Franchise Territories

During the franchise selection process, you will want to understand the nature of the competition for a given franchise. Who are the competitors and how strong is the competition in a given area? Franchisors recognize this and want to do whatever they can to reduce the competition for their franchisees. While franchisors have no control over where other businesses operate, they can control where their franchisees operate through exclusive and semi-exclusive territories. This is spelled out in Item 12 of the Franchise Disclosure Document (FDD). It is also specified in the Franchise Agreement.

A territory is the geographical area that a franchisee can operate in. The territories can be set up by city county or zip code boundaries, mileage radius from a given location, or population density. Franchisors will also consider demographic requirements for a territory.  These territorial restrictions are designed to give a franchisee a protected market large enough to be successful free from other franchisees in the system impacting the business.

Exclusive territories can be of different variations.  For example, a location-based business such as a restaurant or retail store will have a territory based on a mileage radius from the business location. A franchisor will not put another franchisee in that radius because it would be detrimental to both businesses.

For other types of franchises, such as service businesses, a franchisee will be awarded a territory based on one of the criteria mentioned above. Within their territory, the franchisee may have absolute exclusive protection meaning that no other franchisee can do anything in the territory. Or a franchisee may have the exclusive right to market in their territory. However, other franchisees are allowed to sell and perform services in the territory.

Some franchisors offer semi-exclusive territory protection. In this case, a franchisor will look at a given geographical area, such as a city, and decide how many franchises can be supported in that area. That is the number of franchises that will be allowed to operate in that territory. While the franchisees will be competing in the same area, this has advantages if the franchisees work cooperatively together. For example, the franchisees can take advantage of the economies of scale such as in joint marketing and advertising campaigns. Or the franchisees can help each other with respect to labor in work and job fluctuations.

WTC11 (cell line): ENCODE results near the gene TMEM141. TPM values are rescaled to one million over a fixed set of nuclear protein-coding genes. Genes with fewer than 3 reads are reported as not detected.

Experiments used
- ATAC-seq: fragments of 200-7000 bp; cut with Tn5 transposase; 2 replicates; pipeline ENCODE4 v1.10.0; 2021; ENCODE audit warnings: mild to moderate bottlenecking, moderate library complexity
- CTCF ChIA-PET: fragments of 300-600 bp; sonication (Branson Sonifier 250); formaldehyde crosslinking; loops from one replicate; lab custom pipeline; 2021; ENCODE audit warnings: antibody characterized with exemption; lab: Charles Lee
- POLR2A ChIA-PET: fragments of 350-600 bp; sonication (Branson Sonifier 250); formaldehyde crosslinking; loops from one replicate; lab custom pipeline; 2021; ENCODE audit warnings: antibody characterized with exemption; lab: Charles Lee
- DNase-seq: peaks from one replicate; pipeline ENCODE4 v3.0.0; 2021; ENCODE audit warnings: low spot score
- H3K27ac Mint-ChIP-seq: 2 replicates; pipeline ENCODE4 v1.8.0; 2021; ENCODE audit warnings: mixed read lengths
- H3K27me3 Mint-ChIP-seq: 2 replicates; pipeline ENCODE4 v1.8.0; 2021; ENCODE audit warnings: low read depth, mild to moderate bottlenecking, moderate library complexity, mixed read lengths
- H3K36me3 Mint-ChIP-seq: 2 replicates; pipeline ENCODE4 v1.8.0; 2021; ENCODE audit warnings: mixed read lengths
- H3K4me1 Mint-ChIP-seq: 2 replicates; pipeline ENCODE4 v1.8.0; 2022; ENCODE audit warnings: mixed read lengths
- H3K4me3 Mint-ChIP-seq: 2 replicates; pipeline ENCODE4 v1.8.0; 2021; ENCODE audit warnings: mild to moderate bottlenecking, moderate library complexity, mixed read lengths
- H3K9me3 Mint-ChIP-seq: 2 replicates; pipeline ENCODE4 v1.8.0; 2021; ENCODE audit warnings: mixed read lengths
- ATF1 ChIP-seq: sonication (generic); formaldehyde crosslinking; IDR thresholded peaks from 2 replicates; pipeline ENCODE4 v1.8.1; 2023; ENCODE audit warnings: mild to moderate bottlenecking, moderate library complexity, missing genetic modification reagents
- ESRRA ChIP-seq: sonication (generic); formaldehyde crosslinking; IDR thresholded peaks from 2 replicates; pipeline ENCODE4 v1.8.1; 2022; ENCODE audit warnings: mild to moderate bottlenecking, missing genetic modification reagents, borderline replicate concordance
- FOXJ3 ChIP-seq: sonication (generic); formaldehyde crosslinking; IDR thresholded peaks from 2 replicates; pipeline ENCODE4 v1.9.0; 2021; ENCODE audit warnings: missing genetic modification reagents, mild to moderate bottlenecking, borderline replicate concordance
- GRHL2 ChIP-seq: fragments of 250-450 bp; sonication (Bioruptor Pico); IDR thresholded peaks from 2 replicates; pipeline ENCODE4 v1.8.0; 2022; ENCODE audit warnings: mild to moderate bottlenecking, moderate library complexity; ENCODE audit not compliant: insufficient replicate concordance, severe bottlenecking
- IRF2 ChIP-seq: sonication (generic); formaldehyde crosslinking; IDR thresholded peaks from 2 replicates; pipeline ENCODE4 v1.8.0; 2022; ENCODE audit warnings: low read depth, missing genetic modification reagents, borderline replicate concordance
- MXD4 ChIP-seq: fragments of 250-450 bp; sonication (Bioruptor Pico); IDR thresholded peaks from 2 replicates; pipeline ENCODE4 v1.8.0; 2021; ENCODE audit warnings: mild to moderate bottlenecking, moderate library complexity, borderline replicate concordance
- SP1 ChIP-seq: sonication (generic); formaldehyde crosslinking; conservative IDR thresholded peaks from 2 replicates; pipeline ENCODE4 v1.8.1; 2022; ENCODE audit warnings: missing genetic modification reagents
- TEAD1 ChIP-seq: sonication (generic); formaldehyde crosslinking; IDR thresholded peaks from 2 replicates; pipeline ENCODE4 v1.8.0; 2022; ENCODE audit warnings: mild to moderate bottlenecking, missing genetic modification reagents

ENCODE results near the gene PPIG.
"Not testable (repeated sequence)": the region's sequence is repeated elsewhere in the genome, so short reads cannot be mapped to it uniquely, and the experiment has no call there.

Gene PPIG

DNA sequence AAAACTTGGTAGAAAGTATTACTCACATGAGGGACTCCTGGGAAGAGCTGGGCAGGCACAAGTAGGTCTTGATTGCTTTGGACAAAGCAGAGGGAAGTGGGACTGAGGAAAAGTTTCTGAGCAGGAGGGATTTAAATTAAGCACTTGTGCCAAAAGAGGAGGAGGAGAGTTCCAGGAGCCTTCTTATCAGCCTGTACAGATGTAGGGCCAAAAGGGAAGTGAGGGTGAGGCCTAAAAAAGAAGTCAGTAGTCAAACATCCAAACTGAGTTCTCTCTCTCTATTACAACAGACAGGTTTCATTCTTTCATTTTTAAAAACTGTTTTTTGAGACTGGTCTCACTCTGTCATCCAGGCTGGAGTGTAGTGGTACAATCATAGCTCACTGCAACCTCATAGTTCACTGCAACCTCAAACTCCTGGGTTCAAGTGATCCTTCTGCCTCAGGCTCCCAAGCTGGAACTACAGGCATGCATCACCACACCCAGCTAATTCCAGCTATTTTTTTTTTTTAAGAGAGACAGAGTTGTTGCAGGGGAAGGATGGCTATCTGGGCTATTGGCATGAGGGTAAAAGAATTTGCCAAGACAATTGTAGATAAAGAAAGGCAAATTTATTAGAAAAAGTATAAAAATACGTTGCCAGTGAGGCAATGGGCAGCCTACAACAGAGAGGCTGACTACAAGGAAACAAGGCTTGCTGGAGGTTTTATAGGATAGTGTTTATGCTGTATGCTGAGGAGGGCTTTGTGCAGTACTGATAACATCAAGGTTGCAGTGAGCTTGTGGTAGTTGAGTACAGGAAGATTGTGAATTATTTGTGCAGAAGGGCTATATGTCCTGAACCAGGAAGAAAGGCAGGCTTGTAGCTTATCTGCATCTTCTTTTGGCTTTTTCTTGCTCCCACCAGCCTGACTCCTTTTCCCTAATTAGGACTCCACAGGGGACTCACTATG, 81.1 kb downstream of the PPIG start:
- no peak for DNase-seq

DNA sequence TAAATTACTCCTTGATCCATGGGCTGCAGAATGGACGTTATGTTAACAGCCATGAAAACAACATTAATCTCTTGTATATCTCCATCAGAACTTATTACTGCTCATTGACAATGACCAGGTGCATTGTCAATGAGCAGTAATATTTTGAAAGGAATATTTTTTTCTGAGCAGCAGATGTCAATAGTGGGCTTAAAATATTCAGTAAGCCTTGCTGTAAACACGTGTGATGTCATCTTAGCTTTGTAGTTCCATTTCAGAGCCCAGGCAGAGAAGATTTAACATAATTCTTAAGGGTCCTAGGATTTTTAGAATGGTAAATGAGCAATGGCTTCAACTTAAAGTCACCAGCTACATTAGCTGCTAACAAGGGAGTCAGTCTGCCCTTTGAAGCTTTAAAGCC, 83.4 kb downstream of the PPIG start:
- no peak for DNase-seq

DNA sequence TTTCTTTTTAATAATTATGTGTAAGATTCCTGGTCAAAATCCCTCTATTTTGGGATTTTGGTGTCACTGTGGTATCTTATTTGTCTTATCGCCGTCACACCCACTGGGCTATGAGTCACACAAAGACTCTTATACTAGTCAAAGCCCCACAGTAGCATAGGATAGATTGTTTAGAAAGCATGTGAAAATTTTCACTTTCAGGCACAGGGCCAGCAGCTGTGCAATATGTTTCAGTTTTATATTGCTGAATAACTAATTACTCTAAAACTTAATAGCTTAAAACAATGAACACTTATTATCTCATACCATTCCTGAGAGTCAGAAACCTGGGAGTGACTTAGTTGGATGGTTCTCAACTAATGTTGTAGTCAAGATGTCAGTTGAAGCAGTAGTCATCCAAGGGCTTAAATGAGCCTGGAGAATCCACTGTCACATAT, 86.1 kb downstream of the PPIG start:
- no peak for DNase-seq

Other franchisors may offer client exclusivity. In many business-to-business or referral-based businesses it does not make sense to limit a franchisee to a particular geographical area. In this scenario, the franchisee has exclusive client protection wherever that client’s services need to be performed. An example of this could be a business consulting or coaching franchise.

It is important to understand the territorial rights and restrictions of a franchise as part of the due diligence process. If you are investigating a location-based franchise, understand the franchisor’s rights with regards to changing the size of the territory. Can the franchisor add another franchise in the territory if it grows in population. Also, make sure you understand the territorial implications with respect to the prospective customer base of the franchise. For example, if a franchisor offers absolute exclusive territories, but the customer base is composed of referral customers. What happens when a referral customer of one franchisee needs to have work done in the territory of another franchisee? Obviously, the two franchisees will have to work together in a fashion that maintains a high quality of service that is not a hassle for the customers. It is incumbent on you to understand and discuss these issues with the franchisor and existing franchisees during the investigation process.

Please feel free to contact us with any questions. We are here to help.

Mark England